Commands vs Events

In the context of Command Query Responsibility Separation (CQRS) and Event Sourcing it's not immediately clear to me the difference between commands and events. The simplest understanding I have of it is the following statement.

Commands produce events.

Let's examine that a bit closer, if only for the reason that a command and an event could look very similar in code.

RegisterUser {  
  Email
}

RegisteredUser {  
  Email
}

The main difference is what they're used for—their intent.

Events represent the past.

An event is something that has already happened in the past, so by convention we name these in past tense—RegisteredUser. The event represents the the past and will always have happened no matter what. It never changes once it's happened—it's immutable.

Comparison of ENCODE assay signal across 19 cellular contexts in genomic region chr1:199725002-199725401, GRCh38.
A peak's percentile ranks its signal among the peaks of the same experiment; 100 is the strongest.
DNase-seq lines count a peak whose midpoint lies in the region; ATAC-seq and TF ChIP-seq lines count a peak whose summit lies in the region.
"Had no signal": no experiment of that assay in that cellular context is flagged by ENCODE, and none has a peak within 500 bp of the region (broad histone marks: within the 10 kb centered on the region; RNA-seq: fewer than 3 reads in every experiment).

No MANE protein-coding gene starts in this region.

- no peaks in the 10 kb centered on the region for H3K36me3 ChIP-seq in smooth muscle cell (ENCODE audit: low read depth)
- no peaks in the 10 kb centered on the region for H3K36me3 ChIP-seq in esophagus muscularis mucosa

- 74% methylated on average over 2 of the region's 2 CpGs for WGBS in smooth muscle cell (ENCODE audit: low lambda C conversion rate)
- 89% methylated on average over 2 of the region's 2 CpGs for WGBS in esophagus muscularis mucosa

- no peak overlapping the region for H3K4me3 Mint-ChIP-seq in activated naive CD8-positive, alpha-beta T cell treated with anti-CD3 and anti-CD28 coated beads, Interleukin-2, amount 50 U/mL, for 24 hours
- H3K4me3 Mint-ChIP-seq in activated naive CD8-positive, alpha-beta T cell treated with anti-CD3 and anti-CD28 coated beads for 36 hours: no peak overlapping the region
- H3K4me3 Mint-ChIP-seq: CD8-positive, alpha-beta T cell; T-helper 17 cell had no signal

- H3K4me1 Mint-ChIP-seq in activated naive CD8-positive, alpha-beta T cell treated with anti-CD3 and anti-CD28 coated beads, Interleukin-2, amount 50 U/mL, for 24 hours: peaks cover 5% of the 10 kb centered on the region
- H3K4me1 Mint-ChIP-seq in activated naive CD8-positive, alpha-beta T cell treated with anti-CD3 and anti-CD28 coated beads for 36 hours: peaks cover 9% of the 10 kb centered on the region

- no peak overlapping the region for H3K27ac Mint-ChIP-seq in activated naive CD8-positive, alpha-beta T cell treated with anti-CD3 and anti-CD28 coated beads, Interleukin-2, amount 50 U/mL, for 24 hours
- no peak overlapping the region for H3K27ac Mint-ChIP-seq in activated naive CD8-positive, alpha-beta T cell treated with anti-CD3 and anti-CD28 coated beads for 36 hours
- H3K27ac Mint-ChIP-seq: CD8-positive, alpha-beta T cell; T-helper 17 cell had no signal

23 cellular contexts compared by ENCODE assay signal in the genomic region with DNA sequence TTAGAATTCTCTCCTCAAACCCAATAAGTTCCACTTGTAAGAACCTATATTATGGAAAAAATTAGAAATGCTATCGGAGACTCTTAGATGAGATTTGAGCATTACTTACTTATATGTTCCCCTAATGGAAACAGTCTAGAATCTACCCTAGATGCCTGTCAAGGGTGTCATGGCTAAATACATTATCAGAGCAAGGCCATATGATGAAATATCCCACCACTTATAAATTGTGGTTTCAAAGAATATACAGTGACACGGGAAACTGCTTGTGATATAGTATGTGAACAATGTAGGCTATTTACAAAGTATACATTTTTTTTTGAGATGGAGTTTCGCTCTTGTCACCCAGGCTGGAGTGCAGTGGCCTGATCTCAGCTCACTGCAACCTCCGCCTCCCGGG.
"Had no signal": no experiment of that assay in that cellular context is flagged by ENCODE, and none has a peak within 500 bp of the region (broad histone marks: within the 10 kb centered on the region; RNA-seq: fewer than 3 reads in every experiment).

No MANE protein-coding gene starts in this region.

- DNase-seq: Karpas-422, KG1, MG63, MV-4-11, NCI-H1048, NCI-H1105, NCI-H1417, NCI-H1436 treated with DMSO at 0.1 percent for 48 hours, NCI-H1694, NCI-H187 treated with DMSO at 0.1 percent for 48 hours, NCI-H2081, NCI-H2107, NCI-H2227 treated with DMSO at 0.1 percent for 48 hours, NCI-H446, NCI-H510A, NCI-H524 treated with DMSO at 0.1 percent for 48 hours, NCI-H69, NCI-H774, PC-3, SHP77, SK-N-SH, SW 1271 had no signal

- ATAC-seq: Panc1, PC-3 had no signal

Commands represent a possible future!

A command intends to produce a change... an event... but it's role is placed before the event happens (or doesn't!). For that purpose they're named with a commanding verb—RegisterUser.

The role of the command is to determine whether the event can happen based on what we currently know. Imagine we have the business rule that two users can't have the same email—it's then up to the command to validate and throw an error if we violate the business rule.

In the example "code", both command and event look like data, but it makes more sense that the command is a function. That way it can contain the business logic for the email validation.

registerUser(Email) -> Boolean

RegisteredUser {  
  Email
}

You've probably noticed that the function registerUser() returns a boolean. This is intentional and comes from CQRS—the command determines whether it's possible to register a user. If it's possible the next step is to commit the event to the event log... but I'll keep that for a future post.


Greg Young's keynote on Event Sourcing